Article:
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PostPosted: Sat Jan 21, 2006 2:51 pm 
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Hello I bought two years ago a textile in Burma. I see one similar in the book about the luntaya burmese court textiles but I see it quickly, I don't have this book, I don't like really luntaya style. I want to share with all members to have some information about this piece. Thanks in advance. Bertrand


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PostPosted: Sat Jan 21, 2006 7:26 pm 
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Bertrand

Thank you for posting your court longyi with the detail photos.

I am not very expert about these textiles. However, I think that this textile is a woven textile on which the decoration has been embroidered. Looking at some of my references which include court textiles from Burma it seems to me that the term luntaya is used when the decorative design has been woven by tapestry weave. I don't know if the embroidery was done locally, perhaps by court embroiderers or perhaps imported as is sometimes the case with court textiles.

I hope that Renzo will see your post as I think that he has considerable expertise in these textiles.

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PostPosted: Sat Jan 28, 2006 5:03 pm 
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Location: switzerland
hi there,

bertrand, congratulations, you have found beautiful and unusual piece in burma. you have been kind enough to tell me, that its size is 150 x 100 cm ( approx 60 x 40 inches)


i tend to think that this cloth, with delicate and most likely hand stitched motifs, has not been worn but used for decoration or a brahmin priest's rituals.
besides the floral motive it shows the popular brahmanic figure of the mithical hintha or hamsa duck. the fashion of depicting this animal in a very ornamented, almost pompous way, started in the 19th century.
it is without doubt a piece made by extremely skilled craftsmen (or -women).
i tend to think it was produced in india and came through the popular trading route to the place, where you ultimately bought it. it resembles an embroidery technique used throughout india. i have not been able to find a picture of a piece, that comes close to the quality of your textile, but i am posting a link to a contemporary example of a machine made piece from india in the marla mallett collection which has similar features in style of depiction and ornamentation.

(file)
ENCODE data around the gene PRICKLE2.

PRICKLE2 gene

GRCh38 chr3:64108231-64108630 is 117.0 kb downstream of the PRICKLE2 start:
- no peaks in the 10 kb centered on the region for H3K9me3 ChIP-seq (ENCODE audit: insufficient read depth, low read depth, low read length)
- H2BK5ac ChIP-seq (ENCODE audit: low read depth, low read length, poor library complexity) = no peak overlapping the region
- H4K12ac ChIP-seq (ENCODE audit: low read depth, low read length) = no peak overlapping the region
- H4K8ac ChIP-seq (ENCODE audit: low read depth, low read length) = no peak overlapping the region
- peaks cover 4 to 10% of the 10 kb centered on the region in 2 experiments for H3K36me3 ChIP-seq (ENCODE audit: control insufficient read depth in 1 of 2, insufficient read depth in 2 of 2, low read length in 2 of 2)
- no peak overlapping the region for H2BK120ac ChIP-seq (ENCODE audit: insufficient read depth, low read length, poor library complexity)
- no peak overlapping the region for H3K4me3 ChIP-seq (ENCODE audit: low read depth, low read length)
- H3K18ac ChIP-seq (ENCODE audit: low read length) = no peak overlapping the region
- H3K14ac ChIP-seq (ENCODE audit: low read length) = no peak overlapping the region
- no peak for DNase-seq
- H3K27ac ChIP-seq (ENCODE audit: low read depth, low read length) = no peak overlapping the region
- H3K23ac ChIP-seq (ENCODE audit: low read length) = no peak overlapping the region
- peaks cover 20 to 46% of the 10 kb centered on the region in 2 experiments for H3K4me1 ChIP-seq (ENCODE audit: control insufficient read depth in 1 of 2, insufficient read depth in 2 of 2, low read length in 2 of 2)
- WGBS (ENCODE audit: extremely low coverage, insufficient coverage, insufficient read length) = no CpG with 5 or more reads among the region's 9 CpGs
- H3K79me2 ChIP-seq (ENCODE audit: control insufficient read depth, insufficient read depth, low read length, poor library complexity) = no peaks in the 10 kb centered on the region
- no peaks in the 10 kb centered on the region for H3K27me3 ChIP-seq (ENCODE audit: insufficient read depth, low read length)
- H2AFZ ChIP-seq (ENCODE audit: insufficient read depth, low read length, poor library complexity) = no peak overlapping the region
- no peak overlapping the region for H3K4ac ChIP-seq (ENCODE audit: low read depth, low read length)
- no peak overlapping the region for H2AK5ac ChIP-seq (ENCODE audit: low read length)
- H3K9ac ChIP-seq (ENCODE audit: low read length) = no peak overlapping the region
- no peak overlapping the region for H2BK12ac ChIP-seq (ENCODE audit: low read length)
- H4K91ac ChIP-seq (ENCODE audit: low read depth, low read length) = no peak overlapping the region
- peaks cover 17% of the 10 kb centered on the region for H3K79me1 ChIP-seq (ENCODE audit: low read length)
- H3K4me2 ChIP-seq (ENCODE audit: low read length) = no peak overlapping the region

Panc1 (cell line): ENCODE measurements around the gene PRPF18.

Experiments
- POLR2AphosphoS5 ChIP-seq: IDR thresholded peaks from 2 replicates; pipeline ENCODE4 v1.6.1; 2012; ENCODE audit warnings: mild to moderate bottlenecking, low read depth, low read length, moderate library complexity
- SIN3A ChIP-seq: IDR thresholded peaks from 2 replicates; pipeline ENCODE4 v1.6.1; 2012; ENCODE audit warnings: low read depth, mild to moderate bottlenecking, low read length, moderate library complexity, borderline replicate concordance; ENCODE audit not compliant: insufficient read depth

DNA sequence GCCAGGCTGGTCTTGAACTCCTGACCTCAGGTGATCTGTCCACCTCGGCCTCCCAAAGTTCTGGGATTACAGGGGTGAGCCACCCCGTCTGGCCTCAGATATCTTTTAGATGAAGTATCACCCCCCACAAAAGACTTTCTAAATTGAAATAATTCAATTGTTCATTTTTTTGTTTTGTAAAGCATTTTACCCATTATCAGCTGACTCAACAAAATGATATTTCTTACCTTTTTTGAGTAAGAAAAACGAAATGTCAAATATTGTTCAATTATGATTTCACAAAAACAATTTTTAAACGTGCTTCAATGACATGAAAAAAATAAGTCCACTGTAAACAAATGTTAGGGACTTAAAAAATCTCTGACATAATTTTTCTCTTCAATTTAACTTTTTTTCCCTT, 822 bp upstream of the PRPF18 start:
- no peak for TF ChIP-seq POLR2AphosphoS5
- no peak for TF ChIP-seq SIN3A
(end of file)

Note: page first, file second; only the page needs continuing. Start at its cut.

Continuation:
http://www.marlamallett.com/e-3812.htm

it is known, that the hintha (very frequently used as a motive on opium weights) is associated with the city of pegu and the kingdom of the mon, where it was used as a symbol on coins. it stands for unity and purity. i have no knowledge of any place in burma where the art of embroidering reached such a high level of craftsmanship as to produce a piece like yours.
a trace to follow might nevertheless be, to find out, if there is or has been a tradition in producing embroidered textiles around bago.

best regards


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PostPosted: Mon Jan 30, 2006 10:09 pm 
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Renzo

I am interested that you think that the textile may well be an embroidered piece from India. That was my strong impression of the embroidery style when I saw it - hence my reference to 'imported'. I did have a look through John Guy's book 'Woven Cargoes: Indian Textiles in the East' but could not find anything to match.

Thanks for your very helpful and thoughtful comments to enhance our understanding.

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http://www.tribaltextiles.info
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 Post subject: antique burmese longyi
PostPosted: Wed Feb 01, 2006 2:36 pm 
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Thanks, Renzo, I think it's a longyi because you can see one part in the end not embroidered to join. Anyway it's interresting to hear that it was manufactured in India. I heard also it can be a Meithei skirt from the burmese community. All the silk embroidery are strech out at the back side. Bertrand


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PostPosted: Thu Dec 07, 2006 7:03 pm 
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Hello Bertrand,

As a newcomer here, maybe I should be a bit more deferential about second guessing Renzo, but as the proud new owner of the book on Burmese Court Textiles I think I have found the item in the book that you had a quick look at. On page 249, there is indeed an embroidered longyi with very much similar embroidery. The basic silk fabric is a light pink - without the stripes that your piece has, but the embroidery is in repeating stripes with the "hintha" motif and similar floral work, all in just darker pink and white and a light olive shade for the head of the hintha, which looks rather as though it has faded. I.e., not at all as colorful as your piece

The caption for the photos reads:
"Fig. #100) Mon textile from the early 20th century; a woman's silk hta-mein embroidered (pan htoe) with the hintha (Pali: hongsa, Sanskrit: hamsa) motif. A mythical bird, the hintha was the emblem of the kingdom of Pegu (13th to 16th century) and is still the emblem of Burma's Mon State."

This -and your piece - are definitely not in the "luntaya" technique, "interlocking tapestry weave", like true Cashmire shawls.

Regards, Larry


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